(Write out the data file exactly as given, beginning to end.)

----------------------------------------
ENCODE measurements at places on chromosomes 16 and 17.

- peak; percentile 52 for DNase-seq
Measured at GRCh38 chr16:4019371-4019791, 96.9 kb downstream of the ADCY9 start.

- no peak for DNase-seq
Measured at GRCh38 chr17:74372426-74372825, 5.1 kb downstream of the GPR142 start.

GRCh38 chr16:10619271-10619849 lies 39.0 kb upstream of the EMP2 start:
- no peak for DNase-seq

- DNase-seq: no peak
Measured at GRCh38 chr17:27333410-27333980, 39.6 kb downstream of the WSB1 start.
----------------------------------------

ENCODE measurements at places on chromosomes 16 and 17.

- peak; percentile 52 for DNase-seq
Measured at GRCh38 chr16:4019371-4019791, 96.9 kb downstream of the ADCY9 start.

- no peak for DNase-seq
Measured at GRCh38 chr17:74372426-74372825, 5.1 kb downstream of the GPR142 start.

GRCh38 chr16:10619271-10619849 lies 39.0 kb upstream of the EMP2 start:
- no peak for DNase-seq

- DNase-seq: no peak
Measured at GRCh38 chr17:27333410-27333980, 39.6 kb downstream of the WSB1 start.